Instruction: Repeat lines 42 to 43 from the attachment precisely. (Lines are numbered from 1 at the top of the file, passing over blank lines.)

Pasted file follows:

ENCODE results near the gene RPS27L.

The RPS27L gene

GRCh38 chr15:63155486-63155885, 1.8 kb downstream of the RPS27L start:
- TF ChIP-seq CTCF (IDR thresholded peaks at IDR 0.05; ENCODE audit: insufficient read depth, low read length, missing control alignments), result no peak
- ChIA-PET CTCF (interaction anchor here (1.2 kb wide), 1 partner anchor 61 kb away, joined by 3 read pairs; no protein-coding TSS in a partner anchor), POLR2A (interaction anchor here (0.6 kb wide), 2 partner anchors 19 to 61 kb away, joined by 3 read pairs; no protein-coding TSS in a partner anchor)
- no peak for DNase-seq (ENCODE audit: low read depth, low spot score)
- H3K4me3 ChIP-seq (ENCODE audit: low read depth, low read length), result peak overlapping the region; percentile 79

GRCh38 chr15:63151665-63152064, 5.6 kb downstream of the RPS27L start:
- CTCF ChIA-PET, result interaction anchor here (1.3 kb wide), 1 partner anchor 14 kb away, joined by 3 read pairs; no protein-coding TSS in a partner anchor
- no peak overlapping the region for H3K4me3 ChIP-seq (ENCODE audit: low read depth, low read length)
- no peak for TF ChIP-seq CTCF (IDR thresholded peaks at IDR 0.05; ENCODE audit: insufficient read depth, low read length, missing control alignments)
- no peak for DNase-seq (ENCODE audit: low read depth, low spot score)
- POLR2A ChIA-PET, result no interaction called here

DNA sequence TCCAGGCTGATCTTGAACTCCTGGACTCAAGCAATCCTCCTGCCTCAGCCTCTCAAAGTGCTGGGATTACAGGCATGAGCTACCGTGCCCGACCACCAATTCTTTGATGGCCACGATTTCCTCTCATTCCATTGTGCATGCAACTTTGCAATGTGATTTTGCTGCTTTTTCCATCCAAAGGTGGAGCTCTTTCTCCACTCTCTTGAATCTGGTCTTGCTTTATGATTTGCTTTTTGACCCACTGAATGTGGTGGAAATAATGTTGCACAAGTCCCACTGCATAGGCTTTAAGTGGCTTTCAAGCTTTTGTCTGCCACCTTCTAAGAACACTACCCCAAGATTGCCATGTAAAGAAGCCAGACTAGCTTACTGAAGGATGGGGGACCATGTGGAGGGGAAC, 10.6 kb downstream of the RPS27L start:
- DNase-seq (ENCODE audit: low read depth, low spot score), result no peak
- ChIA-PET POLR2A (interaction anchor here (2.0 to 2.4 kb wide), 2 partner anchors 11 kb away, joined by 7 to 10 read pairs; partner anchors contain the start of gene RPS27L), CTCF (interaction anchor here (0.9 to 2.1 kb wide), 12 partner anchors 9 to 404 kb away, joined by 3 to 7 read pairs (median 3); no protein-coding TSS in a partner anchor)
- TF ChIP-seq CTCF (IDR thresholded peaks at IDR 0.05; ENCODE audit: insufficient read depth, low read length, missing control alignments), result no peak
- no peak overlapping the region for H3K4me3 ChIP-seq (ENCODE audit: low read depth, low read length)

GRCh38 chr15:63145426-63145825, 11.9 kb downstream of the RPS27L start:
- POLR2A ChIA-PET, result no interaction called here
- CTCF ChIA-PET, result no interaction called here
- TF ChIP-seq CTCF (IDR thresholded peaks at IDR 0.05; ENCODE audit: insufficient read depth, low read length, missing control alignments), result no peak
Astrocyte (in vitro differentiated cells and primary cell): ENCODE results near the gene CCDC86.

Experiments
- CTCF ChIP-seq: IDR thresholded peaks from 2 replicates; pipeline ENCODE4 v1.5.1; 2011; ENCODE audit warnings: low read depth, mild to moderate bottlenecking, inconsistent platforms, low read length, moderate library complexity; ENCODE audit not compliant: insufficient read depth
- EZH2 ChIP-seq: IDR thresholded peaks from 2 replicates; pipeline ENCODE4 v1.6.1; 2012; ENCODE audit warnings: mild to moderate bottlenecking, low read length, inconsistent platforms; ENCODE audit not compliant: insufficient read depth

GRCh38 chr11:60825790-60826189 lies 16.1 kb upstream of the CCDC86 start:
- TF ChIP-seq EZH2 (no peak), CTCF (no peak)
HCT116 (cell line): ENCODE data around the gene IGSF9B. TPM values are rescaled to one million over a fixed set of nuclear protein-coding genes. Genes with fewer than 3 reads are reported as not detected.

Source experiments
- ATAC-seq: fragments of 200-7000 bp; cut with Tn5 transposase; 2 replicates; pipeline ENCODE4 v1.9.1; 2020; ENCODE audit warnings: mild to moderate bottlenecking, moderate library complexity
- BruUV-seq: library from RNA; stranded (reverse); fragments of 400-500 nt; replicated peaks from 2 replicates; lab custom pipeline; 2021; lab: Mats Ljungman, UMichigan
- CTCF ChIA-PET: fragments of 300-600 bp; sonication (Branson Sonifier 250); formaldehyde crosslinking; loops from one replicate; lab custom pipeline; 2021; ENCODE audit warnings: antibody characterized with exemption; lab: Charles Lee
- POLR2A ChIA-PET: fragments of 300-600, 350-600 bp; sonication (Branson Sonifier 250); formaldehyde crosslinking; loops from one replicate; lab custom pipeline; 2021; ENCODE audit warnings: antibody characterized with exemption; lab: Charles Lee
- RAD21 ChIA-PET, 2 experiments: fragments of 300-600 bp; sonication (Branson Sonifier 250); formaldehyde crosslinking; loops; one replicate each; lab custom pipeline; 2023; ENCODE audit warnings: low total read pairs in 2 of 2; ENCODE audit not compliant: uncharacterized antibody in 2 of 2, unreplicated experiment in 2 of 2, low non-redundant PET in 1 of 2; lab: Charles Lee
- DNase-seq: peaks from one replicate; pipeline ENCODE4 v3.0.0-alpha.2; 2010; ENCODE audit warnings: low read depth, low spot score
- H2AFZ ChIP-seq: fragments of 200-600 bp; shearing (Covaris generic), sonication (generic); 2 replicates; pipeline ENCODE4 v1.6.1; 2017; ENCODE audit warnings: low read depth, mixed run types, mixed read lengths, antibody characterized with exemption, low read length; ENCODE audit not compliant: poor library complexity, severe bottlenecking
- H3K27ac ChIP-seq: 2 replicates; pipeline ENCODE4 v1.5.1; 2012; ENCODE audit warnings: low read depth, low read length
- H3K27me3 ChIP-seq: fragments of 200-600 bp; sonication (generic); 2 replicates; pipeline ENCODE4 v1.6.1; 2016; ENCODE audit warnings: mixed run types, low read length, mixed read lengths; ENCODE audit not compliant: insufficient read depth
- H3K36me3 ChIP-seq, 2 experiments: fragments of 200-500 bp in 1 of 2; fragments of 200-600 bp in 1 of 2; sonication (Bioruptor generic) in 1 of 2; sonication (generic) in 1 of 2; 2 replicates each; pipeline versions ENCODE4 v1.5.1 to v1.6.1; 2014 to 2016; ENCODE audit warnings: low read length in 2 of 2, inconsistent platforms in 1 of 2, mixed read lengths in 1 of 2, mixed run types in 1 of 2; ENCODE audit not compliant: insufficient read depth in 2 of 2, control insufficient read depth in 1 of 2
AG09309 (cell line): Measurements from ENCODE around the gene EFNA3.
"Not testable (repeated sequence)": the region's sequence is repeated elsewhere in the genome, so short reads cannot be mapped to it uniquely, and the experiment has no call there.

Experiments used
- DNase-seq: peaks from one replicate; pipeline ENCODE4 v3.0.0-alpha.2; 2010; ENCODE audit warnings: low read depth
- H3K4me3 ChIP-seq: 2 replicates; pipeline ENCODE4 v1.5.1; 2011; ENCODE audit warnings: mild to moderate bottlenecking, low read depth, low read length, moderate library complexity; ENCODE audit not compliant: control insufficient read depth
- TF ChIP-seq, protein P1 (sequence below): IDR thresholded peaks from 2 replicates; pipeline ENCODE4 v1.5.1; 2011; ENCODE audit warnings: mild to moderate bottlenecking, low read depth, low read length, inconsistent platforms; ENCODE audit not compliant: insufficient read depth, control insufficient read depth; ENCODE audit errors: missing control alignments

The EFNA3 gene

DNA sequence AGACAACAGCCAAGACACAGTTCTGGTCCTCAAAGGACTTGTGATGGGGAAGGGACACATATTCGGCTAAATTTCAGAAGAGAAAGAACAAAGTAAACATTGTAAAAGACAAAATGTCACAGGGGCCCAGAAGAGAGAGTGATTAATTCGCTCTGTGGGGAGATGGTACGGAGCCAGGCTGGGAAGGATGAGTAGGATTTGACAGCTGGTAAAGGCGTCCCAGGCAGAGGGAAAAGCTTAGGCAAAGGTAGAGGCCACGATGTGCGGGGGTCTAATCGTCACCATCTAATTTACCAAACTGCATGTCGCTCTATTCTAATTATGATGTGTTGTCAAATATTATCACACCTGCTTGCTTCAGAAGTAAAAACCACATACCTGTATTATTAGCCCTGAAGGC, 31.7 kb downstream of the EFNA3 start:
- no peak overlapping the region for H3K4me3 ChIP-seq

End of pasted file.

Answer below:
"Not testable (repeated sequence)": the region's sequence is repeated elsewhere in the genome, so short reads cannot be mapped to it uniquely, and the experiment has no call there.

Experiments used